Cushcore Gravel/CX insert sits 12mm higher than the rim wall. © C. Lee / Cyclocross Magazine

Cushcore Gravel.CX insert sits 12mm higher than the rim wall. © C. Lee / Cyclocross Magazine

For our final review of our four-part tire insert series, we revisit the Cushcore Gravel.CX tubeless tire insert.

Just before the pandemic, I posted a largely positive review of the Cushcore Gravel.CX tubeless tire insert which allowed more comfort and control while running lower tire pressure with Gravel-sized tires. The Cushcore, invented by KTM motorcycle suspension engineer and downhill mountain bike rider Adam Krefting, is arguably one of the first commercially available inserts specifically for tubeless tires. His goal was to improve bike handling and control with low tire pressure. At a certain point for each tire, the sidewall will fold and collapse due to a lack of support from air pressure. This has obvious deleterious effects on bike handling.

A positive side effect of the insert is rim and tire protection from impact with the ground as the tire compresses when using low tire pressure.

You can now find several other tubeless tire inserts, particularly for gravel-sized tires with the rapid rise of gravel cycling. In this series, we have reviewed the Tannus Armour Tubeless, Vittoria Air-Liner Gravel, and a DIY option based on an early Tubolight insert. How does the Cushcore Gravel/CX compare given innovation from the competitors?

Updated but Relatively Unchanged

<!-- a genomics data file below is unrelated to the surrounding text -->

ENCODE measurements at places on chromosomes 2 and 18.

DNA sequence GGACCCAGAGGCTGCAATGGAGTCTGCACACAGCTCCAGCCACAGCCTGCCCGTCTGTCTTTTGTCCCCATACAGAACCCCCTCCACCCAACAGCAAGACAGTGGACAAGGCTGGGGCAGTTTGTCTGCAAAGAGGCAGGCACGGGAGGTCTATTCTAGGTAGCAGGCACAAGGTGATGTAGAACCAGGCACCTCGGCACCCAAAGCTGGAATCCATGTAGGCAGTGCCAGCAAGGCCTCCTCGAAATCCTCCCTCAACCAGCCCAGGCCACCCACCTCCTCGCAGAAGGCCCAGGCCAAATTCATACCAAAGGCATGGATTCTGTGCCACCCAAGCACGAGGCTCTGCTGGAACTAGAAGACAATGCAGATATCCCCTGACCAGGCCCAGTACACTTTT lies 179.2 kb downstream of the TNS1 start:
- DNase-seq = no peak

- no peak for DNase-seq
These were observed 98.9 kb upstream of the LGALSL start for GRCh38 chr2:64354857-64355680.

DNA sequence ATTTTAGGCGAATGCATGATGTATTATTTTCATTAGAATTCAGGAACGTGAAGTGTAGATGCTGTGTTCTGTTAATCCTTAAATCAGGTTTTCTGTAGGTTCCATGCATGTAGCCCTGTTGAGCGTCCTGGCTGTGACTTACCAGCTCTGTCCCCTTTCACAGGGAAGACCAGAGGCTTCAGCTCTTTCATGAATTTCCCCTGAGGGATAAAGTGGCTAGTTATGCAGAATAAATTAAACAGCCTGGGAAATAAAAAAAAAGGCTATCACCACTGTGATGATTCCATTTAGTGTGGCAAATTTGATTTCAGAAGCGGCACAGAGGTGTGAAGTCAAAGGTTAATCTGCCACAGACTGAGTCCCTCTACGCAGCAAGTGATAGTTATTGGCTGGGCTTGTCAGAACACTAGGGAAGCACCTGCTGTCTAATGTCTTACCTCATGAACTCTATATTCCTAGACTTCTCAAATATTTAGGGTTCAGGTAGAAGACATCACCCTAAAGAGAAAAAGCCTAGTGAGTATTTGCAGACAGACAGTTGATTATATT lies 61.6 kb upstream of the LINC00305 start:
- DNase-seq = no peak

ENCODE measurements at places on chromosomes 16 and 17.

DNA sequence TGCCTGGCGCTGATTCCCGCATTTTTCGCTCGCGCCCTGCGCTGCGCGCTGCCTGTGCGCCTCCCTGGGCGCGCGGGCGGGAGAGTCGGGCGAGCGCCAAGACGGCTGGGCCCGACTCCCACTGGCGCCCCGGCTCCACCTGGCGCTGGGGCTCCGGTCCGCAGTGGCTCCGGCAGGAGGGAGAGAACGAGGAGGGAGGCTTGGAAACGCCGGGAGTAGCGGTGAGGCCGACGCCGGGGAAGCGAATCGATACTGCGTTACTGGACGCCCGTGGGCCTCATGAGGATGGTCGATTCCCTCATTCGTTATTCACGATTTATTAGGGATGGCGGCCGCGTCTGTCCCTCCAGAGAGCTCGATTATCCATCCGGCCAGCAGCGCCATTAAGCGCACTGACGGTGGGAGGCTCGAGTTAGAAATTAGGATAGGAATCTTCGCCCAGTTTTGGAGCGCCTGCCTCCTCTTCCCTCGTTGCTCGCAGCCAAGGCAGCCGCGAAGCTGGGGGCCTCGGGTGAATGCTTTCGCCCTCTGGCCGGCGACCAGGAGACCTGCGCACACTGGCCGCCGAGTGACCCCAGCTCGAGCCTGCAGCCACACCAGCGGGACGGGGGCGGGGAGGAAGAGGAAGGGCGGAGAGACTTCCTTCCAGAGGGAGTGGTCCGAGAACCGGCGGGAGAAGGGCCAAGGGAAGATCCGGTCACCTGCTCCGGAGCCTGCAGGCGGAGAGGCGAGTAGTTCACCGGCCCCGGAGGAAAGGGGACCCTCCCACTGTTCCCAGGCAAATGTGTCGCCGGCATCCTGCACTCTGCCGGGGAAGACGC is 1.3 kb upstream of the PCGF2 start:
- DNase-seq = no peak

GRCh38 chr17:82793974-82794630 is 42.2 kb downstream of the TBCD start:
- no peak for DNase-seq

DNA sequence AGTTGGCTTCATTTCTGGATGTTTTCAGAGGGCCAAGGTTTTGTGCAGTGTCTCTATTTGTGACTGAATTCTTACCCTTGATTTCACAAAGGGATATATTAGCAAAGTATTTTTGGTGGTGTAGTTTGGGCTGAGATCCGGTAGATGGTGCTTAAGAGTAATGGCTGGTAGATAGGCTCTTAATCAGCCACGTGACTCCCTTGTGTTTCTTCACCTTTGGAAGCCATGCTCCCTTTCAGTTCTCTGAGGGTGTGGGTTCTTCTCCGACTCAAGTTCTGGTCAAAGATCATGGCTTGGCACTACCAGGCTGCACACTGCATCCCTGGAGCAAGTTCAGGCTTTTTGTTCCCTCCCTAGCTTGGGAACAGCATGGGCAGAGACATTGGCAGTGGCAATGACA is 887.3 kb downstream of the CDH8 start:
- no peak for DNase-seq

Cushcore kindly sent out a new set of Gravel.CX inserts when I inquired about changes. The Cushcore Gravel.CX appears the same compared to the earlier version except for the molded logo now states “patented” as opposed to “patent pending”. Also, the embossed word “extralight” is new. The weight is 110 grams per insert, on par with advertised. The previous set measured 125 grams per insert, though the goal was 110 grams based on a discussion at the Sea Otter Classic 2019. Visually, the two examples I have look the same with tractor tread-like inner diameter and a couple of channels along the side 180 degrees apart for sealant flow around the insert.

Cushcore’s material is smooth and quite dense. It does not have the rough polyethylene appearance of the Tannus Armour or the DIY backer rod inserts. It is smoother and has a shinier surface than the cut EVA foam of the Vittoria Air-Liner gravel. The compression firmness subjectively feels the same as the other liners.

CushCore demoed how the Cushcore insert fits the tire. Cushcore Gravel Tire Insert, 2019 Sea Otter Classic. © C. Lee / Cyclocross Magazine

CushCore demoed how the Cushcore insert fits the tire. Cushcore Gravel Tire Insert, 2019 Sea Otter Classic. © C. Lee / Cyclocross Magazine